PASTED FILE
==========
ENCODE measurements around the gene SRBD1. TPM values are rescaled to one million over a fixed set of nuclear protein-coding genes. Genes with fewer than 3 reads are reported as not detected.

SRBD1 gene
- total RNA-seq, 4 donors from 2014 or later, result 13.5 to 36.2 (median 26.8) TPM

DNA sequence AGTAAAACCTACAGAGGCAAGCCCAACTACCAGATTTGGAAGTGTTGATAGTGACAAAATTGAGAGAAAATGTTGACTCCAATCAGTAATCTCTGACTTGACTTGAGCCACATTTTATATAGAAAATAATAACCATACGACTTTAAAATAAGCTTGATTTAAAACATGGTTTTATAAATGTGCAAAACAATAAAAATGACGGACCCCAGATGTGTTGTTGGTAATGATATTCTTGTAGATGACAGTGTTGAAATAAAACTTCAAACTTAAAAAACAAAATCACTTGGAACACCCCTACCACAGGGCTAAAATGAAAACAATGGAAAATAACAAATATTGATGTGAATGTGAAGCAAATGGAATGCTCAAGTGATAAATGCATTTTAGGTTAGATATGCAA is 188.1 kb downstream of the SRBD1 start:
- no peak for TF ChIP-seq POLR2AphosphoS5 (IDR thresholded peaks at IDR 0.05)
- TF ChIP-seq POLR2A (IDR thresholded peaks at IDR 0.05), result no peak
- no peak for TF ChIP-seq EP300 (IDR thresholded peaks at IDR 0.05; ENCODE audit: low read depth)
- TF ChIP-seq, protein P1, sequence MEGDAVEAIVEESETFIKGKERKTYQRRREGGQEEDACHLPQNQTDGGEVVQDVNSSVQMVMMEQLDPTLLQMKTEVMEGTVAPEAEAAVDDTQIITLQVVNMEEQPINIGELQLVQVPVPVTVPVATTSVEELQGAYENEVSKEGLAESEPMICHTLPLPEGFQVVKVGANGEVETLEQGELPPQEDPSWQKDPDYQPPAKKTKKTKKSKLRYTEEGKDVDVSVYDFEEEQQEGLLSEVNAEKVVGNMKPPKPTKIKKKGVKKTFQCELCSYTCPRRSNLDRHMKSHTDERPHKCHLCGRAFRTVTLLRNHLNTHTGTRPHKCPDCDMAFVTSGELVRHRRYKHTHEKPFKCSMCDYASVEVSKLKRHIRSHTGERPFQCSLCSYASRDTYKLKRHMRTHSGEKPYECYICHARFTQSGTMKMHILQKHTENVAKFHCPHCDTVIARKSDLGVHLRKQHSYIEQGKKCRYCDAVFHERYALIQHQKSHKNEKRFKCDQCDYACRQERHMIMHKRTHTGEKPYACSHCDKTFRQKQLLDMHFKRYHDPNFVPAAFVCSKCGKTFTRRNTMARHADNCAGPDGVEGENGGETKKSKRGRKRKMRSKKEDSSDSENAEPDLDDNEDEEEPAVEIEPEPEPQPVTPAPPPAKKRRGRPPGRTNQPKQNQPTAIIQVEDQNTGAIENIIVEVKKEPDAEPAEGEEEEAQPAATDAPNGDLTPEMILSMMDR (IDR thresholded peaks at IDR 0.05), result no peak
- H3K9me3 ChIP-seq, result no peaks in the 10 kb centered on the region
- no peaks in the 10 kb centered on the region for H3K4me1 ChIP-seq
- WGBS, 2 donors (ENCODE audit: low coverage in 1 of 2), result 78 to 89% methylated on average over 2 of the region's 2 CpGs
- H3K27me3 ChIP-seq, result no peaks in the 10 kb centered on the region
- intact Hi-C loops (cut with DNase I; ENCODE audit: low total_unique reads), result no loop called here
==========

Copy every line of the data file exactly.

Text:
ENCODE measurements around the gene SRBD1. TPM values are rescaled to one million over a fixed set of nuclear protein-coding genes. Genes with fewer than 3 reads are reported as not detected.

SRBD1 gene
- total RNA-seq, 4 donors from 2014 or later, result 13.5 to 36.2 (median 26.8) TPM

DNA sequence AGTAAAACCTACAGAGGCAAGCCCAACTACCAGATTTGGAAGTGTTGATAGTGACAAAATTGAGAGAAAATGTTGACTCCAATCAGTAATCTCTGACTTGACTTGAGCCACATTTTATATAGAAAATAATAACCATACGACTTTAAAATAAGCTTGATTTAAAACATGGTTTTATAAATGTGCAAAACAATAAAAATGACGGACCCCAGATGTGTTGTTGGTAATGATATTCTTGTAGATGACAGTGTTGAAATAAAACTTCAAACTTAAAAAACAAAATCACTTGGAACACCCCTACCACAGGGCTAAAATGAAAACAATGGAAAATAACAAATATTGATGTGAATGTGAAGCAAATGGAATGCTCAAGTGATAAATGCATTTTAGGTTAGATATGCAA is 188.1 kb downstream of the SRBD1 start:
- no peak for TF ChIP-seq POLR2AphosphoS5 (IDR thresholded peaks at IDR 0.05)
- TF ChIP-seq POLR2A (IDR thresholded peaks at IDR 0.05), result no peak
- no peak for TF ChIP-seq EP300 (IDR thresholded peaks at IDR 0.05; ENCODE audit: low read depth)
- TF ChIP-seq, protein P1, sequence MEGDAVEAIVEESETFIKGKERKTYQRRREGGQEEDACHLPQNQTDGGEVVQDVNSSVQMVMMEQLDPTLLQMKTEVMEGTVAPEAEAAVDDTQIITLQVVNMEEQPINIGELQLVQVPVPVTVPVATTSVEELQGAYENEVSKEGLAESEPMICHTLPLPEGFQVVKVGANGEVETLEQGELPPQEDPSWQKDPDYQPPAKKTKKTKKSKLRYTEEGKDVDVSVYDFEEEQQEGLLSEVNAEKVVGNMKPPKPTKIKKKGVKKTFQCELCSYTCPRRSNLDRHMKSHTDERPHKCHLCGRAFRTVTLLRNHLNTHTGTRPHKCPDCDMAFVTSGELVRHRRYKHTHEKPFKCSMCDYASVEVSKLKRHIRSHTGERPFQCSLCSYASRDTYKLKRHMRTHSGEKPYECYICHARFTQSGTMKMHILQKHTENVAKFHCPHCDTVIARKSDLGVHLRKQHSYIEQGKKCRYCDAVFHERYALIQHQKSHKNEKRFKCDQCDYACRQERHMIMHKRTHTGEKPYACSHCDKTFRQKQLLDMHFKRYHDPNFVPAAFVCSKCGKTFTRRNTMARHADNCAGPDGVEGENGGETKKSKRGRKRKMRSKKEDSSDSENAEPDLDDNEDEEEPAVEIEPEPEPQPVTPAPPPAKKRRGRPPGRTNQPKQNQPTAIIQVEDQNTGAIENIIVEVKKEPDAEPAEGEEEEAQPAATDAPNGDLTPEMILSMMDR (IDR thresholded peaks at IDR 0.05), result no peak
- H3K9me3 ChIP-seq, result no peaks in the 10 kb centered on the region
- no peaks in the 10 kb centered on the region for H3K4me1 ChIP-seq
- WGBS, 2 donors (ENCODE audit: low coverage in 1 of 2), result 78 to 89% methylated on average over 2 of the region's 2 CpGs
- H3K27me3 ChIP-seq, result no peaks in the 10 kb centered on the region
- intact Hi-C loops (cut with DNase I; ENCODE audit: low total_unique reads), result no loop called here